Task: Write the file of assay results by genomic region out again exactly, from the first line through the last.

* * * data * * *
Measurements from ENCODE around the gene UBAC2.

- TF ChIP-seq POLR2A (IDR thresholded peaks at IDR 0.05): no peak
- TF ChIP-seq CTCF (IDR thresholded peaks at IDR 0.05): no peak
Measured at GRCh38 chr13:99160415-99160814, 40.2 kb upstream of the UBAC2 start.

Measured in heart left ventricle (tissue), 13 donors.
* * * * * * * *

Measurements from ENCODE around the gene UBAC2.

- TF ChIP-seq POLR2A (IDR thresholded peaks at IDR 0.05): no peak
- TF ChIP-seq CTCF (IDR thresholded peaks at IDR 0.05): no peak
Measured at GRCh38 chr13:99160415-99160814, 40.2 kb upstream of the UBAC2 start.

Measured in heart left ventricle (tissue), 13 donors.